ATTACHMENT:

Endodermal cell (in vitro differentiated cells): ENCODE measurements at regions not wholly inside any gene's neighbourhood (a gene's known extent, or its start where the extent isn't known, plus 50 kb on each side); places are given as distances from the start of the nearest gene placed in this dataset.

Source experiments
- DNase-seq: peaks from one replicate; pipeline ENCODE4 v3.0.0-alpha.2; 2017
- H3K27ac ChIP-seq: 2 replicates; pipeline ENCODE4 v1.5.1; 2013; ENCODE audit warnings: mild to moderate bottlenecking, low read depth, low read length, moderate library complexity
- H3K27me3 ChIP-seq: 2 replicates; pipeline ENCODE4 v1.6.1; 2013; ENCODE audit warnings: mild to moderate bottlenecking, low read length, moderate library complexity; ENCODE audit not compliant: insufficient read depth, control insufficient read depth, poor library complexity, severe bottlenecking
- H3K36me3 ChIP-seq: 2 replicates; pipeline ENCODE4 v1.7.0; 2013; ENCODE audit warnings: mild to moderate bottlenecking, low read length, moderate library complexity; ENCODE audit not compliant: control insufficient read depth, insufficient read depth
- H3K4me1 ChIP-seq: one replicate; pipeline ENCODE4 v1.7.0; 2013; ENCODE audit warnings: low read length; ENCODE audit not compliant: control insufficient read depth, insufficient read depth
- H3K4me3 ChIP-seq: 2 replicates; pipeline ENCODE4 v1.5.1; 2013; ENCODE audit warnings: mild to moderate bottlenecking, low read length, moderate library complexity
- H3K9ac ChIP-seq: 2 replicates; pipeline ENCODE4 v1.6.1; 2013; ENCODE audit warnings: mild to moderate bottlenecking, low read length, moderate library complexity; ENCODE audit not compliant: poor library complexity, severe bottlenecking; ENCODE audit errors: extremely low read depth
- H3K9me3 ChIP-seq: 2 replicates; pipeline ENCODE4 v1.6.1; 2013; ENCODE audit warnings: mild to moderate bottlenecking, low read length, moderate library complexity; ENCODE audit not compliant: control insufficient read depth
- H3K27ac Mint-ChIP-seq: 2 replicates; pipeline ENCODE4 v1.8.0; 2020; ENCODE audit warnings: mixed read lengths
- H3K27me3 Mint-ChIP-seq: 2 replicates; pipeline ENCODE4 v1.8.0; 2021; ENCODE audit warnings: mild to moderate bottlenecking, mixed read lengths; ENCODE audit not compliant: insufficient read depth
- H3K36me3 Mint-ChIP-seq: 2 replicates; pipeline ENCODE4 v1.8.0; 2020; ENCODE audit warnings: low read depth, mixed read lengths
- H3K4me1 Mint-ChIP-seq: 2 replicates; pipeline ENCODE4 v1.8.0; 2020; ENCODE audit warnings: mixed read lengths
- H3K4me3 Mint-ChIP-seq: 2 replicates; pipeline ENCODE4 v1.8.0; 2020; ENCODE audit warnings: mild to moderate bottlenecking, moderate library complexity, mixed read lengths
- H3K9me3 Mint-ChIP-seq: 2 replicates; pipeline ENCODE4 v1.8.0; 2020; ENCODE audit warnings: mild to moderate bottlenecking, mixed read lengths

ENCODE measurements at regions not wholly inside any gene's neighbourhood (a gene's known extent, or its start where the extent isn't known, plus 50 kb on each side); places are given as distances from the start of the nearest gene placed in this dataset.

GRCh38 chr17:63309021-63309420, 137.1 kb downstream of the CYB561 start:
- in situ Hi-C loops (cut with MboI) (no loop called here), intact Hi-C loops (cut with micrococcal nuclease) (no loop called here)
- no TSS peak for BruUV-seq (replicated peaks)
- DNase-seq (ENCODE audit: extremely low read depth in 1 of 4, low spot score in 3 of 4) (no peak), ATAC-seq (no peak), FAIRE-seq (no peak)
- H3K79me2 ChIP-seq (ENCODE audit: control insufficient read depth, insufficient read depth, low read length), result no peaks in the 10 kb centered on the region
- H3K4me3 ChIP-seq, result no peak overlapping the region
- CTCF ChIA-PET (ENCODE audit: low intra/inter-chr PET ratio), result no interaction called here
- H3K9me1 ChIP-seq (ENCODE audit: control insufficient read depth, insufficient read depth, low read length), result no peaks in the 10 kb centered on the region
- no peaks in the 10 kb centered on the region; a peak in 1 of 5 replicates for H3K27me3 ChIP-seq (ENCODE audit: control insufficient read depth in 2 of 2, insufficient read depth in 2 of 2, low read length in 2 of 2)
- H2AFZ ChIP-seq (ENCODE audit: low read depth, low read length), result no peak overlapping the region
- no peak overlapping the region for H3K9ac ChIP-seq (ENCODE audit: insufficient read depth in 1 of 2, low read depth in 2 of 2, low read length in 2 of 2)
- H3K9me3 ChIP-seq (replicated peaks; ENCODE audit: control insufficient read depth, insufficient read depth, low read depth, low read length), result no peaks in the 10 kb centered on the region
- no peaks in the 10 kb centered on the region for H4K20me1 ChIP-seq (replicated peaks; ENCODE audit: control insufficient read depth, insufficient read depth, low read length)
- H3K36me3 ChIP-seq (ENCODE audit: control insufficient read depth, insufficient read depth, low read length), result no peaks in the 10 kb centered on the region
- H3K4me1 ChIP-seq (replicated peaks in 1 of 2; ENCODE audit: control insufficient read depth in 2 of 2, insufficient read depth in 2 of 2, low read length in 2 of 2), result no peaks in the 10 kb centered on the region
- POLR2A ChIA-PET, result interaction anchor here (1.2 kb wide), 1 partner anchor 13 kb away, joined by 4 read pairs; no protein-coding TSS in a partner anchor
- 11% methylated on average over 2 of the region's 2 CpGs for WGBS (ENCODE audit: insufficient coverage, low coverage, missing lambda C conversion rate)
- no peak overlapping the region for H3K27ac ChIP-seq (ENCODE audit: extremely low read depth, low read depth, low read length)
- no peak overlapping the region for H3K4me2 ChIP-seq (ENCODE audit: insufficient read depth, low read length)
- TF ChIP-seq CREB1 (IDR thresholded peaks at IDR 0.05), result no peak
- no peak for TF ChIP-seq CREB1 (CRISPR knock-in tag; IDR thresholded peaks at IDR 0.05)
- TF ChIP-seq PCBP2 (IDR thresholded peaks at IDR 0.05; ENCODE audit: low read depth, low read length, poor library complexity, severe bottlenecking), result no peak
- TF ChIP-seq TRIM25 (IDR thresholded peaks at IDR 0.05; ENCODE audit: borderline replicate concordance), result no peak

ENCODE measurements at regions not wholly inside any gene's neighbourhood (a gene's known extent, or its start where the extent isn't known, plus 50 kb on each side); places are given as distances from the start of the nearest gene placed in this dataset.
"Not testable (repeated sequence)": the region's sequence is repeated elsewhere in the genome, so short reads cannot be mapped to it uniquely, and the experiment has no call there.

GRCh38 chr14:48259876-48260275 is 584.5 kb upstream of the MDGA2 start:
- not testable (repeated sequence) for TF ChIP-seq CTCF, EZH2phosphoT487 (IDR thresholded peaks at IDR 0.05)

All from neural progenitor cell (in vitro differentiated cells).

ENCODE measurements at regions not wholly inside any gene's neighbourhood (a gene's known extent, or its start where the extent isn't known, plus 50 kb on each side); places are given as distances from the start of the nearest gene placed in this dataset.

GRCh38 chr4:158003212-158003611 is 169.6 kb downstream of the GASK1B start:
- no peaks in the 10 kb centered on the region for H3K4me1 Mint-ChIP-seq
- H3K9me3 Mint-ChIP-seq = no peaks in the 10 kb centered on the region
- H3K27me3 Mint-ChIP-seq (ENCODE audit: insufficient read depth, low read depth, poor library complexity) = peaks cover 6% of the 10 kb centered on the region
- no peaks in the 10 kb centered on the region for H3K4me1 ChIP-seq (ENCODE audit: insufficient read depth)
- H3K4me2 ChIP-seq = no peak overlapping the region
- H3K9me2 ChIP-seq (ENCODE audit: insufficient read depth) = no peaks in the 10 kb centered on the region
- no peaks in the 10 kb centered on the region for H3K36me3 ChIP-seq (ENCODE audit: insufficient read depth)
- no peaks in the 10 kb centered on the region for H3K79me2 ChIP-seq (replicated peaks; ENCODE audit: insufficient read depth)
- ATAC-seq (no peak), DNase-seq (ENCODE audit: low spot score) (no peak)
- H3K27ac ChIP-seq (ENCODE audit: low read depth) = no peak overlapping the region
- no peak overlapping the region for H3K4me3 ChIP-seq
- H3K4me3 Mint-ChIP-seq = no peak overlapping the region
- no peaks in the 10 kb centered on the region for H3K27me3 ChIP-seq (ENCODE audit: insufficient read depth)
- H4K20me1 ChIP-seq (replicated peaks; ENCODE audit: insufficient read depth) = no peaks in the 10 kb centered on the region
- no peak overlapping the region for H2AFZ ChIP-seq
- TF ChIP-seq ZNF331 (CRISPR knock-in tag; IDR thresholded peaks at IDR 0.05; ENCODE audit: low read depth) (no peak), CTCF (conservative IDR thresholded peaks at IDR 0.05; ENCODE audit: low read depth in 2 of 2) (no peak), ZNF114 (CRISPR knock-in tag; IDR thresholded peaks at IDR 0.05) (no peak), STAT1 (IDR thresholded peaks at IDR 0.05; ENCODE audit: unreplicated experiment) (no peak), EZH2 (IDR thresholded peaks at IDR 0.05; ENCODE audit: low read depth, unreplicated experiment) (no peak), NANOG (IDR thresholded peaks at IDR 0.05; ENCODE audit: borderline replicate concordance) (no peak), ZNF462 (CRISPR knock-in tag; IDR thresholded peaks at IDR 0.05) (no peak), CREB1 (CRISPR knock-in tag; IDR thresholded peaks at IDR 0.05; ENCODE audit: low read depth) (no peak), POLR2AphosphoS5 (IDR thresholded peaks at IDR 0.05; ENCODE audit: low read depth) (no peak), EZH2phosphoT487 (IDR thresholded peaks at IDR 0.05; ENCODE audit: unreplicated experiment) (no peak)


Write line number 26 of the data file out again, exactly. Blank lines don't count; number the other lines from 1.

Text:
- no peaks in the 10 kb centered on the region; a peak in 1 of 5 replicates for H3K27me3 ChIP-seq (ENCODE audit: control insufficient read depth in 2 of 2, insufficient read depth in 2 of 2, low read length in 2 of 2)